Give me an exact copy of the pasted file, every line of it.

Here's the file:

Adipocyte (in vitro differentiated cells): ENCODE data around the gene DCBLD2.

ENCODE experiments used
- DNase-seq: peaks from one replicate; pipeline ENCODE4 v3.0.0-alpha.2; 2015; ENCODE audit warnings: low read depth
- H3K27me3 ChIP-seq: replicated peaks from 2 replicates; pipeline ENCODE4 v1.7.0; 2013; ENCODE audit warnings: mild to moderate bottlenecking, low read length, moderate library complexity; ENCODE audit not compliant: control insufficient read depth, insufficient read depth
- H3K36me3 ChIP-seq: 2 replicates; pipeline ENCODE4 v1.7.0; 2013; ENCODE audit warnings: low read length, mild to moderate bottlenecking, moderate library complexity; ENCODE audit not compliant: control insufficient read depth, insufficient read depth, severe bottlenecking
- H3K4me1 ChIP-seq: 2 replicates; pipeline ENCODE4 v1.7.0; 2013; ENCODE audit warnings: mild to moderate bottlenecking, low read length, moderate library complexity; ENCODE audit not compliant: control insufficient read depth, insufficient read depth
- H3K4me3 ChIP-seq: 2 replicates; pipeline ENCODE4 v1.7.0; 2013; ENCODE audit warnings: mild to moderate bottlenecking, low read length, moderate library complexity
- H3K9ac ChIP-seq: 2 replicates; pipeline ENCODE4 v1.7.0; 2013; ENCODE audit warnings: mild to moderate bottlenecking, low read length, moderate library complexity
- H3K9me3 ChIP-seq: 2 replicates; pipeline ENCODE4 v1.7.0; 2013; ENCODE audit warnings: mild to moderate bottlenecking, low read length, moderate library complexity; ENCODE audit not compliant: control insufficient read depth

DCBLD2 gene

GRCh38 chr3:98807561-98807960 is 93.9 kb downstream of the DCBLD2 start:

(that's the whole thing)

Adipocyte (in vitro differentiated cells): ENCODE data around the gene DCBLD2.

ENCODE experiments used
- DNase-seq: peaks from one replicate; pipeline ENCODE4 v3.0.0-alpha.2; 2015; ENCODE audit warnings: low read depth
- H3K27me3 ChIP-seq: replicated peaks from 2 replicates; pipeline ENCODE4 v1.7.0; 2013; ENCODE audit warnings: mild to moderate bottlenecking, low read length, moderate library complexity; ENCODE audit not compliant: control insufficient read depth, insufficient read depth
- H3K36me3 ChIP-seq: 2 replicates; pipeline ENCODE4 v1.7.0; 2013; ENCODE audit warnings: low read length, mild to moderate bottlenecking, moderate library complexity; ENCODE audit not compliant: control insufficient read depth, insufficient read depth, severe bottlenecking
- H3K4me1 ChIP-seq: 2 replicates; pipeline ENCODE4 v1.7.0; 2013; ENCODE audit warnings: mild to moderate bottlenecking, low read length, moderate library complexity; ENCODE audit not compliant: control insufficient read depth, insufficient read depth
- H3K4me3 ChIP-seq: 2 replicates; pipeline ENCODE4 v1.7.0; 2013; ENCODE audit warnings: mild to moderate bottlenecking, low read length, moderate library complexity
- H3K9ac ChIP-seq: 2 replicates; pipeline ENCODE4 v1.7.0; 2013; ENCODE audit warnings: mild to moderate bottlenecking, low read length, moderate library complexity
- H3K9me3 ChIP-seq: 2 replicates; pipeline ENCODE4 v1.7.0; 2013; ENCODE audit warnings: mild to moderate bottlenecking, low read length, moderate library complexity; ENCODE audit not compliant: control insufficient read depth

DCBLD2 gene

GRCh38 chr3:98807561-98807960 is 93.9 kb downstream of the DCBLD2 start: